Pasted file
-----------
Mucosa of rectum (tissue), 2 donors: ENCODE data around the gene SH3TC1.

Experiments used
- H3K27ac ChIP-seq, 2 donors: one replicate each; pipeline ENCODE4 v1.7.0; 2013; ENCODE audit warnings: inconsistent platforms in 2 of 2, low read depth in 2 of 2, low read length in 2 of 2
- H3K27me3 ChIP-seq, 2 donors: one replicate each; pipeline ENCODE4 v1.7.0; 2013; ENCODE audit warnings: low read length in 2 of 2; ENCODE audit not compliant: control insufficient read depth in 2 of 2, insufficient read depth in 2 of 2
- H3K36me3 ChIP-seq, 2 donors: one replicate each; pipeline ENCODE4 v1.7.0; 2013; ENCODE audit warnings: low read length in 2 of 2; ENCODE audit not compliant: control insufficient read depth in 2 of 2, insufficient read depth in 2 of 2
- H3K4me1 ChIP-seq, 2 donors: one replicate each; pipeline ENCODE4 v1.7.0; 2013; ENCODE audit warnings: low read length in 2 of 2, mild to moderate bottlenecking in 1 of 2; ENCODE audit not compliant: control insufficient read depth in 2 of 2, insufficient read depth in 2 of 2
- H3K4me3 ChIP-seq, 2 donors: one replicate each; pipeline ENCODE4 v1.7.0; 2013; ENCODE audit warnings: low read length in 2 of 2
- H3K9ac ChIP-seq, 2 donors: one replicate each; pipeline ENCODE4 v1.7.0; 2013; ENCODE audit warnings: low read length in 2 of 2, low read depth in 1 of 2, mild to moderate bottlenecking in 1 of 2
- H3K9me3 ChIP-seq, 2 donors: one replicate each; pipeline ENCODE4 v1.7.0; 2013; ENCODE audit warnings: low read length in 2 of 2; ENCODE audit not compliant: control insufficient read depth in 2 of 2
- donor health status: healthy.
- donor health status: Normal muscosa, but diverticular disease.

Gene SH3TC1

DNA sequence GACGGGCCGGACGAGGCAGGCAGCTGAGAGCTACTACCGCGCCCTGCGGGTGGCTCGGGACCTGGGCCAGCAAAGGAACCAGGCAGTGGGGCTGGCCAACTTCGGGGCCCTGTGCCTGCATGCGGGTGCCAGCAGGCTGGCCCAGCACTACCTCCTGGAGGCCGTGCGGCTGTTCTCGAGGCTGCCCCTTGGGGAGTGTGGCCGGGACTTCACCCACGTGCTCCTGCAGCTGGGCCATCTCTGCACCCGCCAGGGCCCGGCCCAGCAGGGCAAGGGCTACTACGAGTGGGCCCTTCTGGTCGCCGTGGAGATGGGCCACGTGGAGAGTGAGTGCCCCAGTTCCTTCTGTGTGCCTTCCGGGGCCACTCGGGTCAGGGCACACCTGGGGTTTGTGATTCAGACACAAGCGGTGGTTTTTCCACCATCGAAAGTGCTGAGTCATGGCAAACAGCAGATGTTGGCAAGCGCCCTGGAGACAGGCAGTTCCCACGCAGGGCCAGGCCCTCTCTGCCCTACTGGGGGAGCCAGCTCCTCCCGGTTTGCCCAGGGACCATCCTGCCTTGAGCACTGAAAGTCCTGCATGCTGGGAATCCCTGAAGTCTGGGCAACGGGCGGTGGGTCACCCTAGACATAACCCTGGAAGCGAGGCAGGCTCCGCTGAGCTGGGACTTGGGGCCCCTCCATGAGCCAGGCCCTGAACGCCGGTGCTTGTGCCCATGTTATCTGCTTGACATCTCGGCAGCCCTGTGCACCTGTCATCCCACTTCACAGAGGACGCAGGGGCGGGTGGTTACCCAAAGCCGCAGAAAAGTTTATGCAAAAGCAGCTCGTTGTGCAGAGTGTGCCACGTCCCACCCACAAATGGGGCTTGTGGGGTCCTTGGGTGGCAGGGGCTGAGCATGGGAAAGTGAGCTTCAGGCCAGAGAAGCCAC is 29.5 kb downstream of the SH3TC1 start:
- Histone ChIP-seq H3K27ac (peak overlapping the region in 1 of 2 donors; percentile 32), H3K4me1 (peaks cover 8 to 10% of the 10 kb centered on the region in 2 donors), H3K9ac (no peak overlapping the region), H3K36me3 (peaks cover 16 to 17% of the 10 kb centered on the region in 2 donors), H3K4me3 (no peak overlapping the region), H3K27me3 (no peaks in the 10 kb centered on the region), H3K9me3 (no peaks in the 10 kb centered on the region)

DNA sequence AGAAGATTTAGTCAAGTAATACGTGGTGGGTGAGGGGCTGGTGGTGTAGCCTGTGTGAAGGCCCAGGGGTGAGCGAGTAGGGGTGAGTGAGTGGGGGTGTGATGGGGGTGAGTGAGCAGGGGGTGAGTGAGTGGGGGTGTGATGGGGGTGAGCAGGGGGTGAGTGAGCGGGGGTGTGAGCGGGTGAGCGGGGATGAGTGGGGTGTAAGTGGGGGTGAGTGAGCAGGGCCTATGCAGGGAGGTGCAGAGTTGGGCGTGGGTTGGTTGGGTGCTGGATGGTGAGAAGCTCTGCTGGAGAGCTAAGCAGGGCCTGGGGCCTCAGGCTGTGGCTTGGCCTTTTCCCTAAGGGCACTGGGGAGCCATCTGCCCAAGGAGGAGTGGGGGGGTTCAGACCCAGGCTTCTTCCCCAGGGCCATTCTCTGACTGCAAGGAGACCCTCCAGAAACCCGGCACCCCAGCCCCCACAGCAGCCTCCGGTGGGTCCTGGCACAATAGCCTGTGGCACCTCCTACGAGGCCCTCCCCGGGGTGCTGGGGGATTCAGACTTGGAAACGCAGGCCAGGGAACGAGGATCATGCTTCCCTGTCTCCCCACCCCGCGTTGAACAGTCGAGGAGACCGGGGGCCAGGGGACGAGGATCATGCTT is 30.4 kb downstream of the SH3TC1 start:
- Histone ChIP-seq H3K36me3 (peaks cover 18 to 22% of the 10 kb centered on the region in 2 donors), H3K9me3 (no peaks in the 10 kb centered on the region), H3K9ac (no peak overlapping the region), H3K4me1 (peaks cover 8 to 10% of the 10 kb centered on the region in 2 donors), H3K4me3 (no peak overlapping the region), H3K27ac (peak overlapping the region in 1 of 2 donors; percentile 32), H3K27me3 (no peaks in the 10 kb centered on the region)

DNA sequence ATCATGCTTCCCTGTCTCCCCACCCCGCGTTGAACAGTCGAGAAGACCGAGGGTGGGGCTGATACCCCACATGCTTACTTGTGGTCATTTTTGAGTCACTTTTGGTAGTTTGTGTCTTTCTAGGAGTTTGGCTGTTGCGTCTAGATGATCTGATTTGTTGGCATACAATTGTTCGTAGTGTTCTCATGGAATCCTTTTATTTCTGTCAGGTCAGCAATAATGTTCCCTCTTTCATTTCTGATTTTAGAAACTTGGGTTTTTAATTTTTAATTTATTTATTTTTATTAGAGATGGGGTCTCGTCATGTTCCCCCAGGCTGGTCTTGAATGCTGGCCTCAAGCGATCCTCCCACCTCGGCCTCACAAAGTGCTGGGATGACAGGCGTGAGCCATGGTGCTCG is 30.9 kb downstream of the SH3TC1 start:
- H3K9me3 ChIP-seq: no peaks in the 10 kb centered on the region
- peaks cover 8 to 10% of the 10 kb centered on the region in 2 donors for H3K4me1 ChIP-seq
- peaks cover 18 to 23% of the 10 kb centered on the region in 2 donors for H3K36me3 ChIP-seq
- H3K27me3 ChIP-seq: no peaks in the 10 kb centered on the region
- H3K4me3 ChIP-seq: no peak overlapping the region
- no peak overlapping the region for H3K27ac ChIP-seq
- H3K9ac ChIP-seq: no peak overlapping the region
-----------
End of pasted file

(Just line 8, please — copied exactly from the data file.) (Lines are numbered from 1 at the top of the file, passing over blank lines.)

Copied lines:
- H3K9ac ChIP-seq, 2 donors: one replicate each; pipeline ENCODE4 v1.7.0; 2013; ENCODE audit warnings: low read length in 2 of 2, low read depth in 1 of 2, mild to moderate bottlenecking in 1 of 2